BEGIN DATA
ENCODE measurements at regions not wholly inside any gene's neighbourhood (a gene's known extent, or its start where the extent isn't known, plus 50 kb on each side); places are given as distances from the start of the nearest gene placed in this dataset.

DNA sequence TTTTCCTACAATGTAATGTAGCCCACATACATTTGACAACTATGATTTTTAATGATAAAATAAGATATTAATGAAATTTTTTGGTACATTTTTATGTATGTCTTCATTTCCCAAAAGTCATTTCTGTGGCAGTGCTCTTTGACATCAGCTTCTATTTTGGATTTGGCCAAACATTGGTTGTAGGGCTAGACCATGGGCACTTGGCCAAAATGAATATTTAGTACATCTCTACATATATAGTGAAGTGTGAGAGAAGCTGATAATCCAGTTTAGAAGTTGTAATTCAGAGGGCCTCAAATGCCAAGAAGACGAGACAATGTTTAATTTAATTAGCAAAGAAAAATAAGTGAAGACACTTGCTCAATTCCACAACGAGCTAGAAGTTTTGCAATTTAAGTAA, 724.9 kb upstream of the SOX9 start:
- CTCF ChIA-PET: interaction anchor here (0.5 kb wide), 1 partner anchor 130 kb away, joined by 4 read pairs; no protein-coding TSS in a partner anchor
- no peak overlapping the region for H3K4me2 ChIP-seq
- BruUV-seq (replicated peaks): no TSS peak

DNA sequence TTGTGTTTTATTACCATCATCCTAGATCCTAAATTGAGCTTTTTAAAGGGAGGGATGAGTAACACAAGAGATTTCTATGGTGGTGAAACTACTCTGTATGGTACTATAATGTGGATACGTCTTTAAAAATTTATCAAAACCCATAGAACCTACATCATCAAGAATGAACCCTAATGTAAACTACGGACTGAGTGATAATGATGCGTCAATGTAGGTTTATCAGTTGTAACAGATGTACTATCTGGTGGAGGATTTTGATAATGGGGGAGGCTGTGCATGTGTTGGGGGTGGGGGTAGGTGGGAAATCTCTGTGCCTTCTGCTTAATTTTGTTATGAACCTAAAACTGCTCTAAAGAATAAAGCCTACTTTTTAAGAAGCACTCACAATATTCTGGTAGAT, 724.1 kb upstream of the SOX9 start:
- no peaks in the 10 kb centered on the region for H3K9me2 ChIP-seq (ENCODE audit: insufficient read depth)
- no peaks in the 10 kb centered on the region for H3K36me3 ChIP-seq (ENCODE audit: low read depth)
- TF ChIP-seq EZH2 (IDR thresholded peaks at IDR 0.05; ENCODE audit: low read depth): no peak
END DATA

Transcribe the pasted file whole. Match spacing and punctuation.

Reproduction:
ENCODE measurements at regions not wholly inside any gene's neighbourhood (a gene's known extent, or its start where the extent isn't known, plus 50 kb on each side); places are given as distances from the start of the nearest gene placed in this dataset.

DNA sequence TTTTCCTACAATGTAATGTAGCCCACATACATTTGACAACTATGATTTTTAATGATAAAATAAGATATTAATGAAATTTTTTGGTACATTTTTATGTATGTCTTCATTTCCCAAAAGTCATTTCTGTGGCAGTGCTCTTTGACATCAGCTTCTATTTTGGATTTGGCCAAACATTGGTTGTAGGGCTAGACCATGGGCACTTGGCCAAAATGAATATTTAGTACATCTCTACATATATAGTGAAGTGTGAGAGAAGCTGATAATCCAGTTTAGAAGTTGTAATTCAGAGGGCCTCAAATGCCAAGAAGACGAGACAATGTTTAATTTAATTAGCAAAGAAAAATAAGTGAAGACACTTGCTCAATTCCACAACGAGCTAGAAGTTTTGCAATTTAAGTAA, 724.9 kb upstream of the SOX9 start:
- CTCF ChIA-PET: interaction anchor here (0.5 kb wide), 1 partner anchor 130 kb away, joined by 4 read pairs; no protein-coding TSS in a partner anchor
- no peak overlapping the region for H3K4me2 ChIP-seq
- BruUV-seq (replicated peaks): no TSS peak

DNA sequence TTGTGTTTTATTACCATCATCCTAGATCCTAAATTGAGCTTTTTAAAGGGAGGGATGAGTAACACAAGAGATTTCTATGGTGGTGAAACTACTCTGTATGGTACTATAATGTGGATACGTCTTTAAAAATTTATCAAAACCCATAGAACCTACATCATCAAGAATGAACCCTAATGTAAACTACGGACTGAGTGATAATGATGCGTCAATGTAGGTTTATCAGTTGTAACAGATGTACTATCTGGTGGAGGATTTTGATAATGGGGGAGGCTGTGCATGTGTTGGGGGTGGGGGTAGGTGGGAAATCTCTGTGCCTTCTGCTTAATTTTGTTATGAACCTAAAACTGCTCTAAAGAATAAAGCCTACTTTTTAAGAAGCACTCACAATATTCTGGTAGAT, 724.1 kb upstream of the SOX9 start:
- no peaks in the 10 kb centered on the region for H3K9me2 ChIP-seq (ENCODE audit: insufficient read depth)
- no peaks in the 10 kb centered on the region for H3K36me3 ChIP-seq (ENCODE audit: low read depth)
- TF ChIP-seq EZH2 (IDR thresholded peaks at IDR 0.05; ENCODE audit: low read depth): no peak